Skillsfirst Level 5 Diploma in Financial Trading (RQF) - Module 4 - Technical Analysis
Skillsfirst Level 5 Diploma in Financial Trading (RQF) - Module 5 - Psychology
Skillsfirst Level 5 Diploma in Financial Trading (RQF) - Module 6 - Risk and Money Management
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Look to see what the US markets did after you have gone home; it also helps to see what happened in the Asian markets. The key things to look for are buying or selling pressure, it also helps if you write down the levels of the stocks you plan to trade for the following day, make a note of the support and resistance along with the previous days high’s and low’s.

It makes good sense to check where the ADR’s*(see next page) of the large stocks closed the night before in the US, so you can get a good idea whether there was buying or selling pressure after you finished the day.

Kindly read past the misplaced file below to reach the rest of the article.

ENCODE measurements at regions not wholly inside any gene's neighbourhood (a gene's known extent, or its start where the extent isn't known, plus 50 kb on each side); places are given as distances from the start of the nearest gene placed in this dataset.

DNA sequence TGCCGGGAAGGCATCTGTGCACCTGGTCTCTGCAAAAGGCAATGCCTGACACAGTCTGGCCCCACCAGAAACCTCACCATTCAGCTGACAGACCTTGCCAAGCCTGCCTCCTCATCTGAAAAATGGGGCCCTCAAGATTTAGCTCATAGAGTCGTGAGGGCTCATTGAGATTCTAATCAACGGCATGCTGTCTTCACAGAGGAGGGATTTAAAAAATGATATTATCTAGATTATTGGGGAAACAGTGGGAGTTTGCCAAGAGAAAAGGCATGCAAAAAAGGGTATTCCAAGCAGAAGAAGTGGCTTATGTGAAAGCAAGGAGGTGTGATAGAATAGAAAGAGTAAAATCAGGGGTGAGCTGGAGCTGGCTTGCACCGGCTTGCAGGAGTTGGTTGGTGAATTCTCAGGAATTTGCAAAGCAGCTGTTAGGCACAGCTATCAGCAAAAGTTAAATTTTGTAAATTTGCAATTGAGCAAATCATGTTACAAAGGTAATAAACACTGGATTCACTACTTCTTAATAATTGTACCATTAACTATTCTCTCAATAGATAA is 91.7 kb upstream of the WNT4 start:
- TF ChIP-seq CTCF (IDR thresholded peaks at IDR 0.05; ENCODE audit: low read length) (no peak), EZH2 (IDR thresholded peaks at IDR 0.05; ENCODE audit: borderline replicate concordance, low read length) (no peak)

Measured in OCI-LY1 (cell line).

Before you start trading it is key to have some idea of what stocks might be active on that day and there are various tools to help you do this these include:

  • Reuters
  • GNI European morning Report
  • Dow Jones European Stock News

Before your start your day it is also important to know if there is any equity earning being issued on that day as it could have an impact on what you plan to trade. Make a note of the earnings that are due for release and get some info on the expected. Remember that the most important releases will be the ones that are released during your trading day because they can provide volatility so particular importance should be given to those.

Keeping an eye on the overall index is also good practise because any key levels in the main index that are broken could affect the individual stocks within it. Obviously ReutersBloomberg, e-mails, internet, TV also provide continuous data throughout your trading day so it is important to keep an eye on the screens!

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